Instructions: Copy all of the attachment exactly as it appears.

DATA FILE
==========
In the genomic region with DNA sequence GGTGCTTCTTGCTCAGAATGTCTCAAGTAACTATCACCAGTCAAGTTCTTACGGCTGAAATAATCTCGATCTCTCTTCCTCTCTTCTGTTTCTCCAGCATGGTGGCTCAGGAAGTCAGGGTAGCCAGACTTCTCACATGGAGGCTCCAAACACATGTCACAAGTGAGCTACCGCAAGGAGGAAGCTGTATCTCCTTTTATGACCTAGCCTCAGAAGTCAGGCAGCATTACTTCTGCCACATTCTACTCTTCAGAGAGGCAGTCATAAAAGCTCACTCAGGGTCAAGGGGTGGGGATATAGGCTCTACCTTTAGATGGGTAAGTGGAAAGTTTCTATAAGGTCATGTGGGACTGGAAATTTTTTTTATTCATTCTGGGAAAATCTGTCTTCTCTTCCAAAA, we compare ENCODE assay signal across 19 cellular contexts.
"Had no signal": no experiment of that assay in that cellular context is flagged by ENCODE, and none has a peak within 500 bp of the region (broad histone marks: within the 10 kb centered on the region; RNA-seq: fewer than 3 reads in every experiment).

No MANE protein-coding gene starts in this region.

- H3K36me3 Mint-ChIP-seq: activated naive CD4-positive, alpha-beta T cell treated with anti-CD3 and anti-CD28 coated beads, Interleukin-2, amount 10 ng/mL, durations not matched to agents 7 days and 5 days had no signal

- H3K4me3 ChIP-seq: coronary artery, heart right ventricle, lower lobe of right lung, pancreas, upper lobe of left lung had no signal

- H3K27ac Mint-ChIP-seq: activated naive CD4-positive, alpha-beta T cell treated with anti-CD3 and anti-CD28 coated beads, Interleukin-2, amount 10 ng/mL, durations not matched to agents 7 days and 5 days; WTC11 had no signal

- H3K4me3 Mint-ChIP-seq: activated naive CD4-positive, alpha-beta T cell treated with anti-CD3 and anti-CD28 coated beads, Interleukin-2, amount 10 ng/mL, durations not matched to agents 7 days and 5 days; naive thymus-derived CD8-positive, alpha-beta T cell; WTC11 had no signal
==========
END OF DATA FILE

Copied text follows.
In the genomic region with DNA sequence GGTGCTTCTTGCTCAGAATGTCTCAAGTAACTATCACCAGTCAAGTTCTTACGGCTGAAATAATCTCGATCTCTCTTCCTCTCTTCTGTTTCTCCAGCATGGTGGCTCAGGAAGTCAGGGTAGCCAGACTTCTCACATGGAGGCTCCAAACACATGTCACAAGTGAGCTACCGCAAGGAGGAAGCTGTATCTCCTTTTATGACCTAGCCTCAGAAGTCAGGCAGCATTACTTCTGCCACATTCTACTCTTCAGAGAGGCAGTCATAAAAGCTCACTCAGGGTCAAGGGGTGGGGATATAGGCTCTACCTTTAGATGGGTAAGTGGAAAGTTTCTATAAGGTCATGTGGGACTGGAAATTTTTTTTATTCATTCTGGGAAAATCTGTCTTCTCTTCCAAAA, we compare ENCODE assay signal across 19 cellular contexts.
"Had no signal": no experiment of that assay in that cellular context is flagged by ENCODE, and none has a peak within 500 bp of the region (broad histone marks: within the 10 kb centered on the region; RNA-seq: fewer than 3 reads in every experiment).

No MANE protein-coding gene starts in this region.

- H3K36me3 Mint-ChIP-seq: activated naive CD4-positive, alpha-beta T cell treated with anti-CD3 and anti-CD28 coated beads, Interleukin-2, amount 10 ng/mL, durations not matched to agents 7 days and 5 days had no signal

- H3K4me3 ChIP-seq: coronary artery, heart right ventricle, lower lobe of right lung, pancreas, upper lobe of left lung had no signal

- H3K27ac Mint-ChIP-seq: activated naive CD4-positive, alpha-beta T cell treated with anti-CD3 and anti-CD28 coated beads, Interleukin-2, amount 10 ng/mL, durations not matched to agents 7 days and 5 days; WTC11 had no signal

- H3K4me3 Mint-ChIP-seq: activated naive CD4-positive, alpha-beta T cell treated with anti-CD3 and anti-CD28 coated beads, Interleukin-2, amount 10 ng/mL, durations not matched to agents 7 days and 5 days; naive thymus-derived CD8-positive, alpha-beta T cell; WTC11 had no signal